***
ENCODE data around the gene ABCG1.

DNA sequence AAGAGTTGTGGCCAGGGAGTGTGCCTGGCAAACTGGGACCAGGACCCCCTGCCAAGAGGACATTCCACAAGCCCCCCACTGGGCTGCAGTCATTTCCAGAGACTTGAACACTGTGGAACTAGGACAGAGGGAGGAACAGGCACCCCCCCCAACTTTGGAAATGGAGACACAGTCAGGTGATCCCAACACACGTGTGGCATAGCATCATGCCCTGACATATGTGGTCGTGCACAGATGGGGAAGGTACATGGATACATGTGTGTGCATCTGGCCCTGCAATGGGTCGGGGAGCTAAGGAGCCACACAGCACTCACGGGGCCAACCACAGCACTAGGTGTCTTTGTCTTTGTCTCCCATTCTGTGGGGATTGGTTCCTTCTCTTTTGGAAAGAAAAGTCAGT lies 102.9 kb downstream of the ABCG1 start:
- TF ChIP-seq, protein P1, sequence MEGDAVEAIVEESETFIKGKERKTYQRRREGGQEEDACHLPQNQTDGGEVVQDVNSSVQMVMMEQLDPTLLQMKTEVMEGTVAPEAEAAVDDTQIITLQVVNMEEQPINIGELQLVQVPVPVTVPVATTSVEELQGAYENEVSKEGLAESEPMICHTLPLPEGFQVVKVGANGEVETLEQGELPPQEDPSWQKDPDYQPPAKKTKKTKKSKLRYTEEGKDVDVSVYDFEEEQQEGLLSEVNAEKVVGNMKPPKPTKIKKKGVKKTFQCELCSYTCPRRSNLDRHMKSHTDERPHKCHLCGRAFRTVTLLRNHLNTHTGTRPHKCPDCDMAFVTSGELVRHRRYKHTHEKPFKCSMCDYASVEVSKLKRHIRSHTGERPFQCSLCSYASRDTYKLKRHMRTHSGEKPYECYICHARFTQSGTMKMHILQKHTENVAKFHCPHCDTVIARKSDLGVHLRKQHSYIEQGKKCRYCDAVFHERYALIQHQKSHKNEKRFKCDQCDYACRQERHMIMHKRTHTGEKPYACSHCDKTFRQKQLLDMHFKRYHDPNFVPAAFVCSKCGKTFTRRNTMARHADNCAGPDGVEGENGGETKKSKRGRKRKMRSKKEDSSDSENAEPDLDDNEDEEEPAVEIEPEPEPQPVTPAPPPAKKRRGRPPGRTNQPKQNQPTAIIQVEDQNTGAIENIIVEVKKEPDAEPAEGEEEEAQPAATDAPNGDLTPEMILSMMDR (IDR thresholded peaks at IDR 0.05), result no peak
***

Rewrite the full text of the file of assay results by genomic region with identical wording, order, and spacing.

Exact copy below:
ENCODE data around the gene ABCG1.

DNA sequence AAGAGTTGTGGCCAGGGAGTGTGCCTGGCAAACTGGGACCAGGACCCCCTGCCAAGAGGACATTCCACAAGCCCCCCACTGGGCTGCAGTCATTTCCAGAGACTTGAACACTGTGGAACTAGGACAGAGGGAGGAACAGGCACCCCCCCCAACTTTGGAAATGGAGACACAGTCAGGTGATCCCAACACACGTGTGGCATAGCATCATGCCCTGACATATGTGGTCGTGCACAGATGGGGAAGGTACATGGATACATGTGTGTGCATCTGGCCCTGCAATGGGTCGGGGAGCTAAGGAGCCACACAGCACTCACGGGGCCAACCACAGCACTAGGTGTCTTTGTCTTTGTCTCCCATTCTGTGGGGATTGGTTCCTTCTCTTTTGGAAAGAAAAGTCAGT lies 102.9 kb downstream of the ABCG1 start:
- TF ChIP-seq, protein P1, sequence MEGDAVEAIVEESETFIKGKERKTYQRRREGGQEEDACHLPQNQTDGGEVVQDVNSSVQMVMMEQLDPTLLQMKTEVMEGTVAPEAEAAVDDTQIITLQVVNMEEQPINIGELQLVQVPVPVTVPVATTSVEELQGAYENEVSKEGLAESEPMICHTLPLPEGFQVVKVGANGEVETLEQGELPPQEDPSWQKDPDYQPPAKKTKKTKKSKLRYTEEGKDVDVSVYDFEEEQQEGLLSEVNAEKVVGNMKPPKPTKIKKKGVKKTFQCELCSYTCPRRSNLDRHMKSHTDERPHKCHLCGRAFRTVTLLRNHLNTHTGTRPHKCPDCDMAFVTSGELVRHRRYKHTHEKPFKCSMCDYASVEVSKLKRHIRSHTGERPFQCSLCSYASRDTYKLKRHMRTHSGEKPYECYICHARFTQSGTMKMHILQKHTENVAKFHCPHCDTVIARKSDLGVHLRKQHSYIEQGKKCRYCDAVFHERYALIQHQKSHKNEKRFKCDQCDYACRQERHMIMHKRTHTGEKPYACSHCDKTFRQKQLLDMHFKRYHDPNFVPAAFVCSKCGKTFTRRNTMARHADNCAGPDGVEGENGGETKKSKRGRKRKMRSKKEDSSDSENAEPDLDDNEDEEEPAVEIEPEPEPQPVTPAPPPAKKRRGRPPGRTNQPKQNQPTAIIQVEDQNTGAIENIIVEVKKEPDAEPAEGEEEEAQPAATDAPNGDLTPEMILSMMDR (IDR thresholded peaks at IDR 0.05), result no peak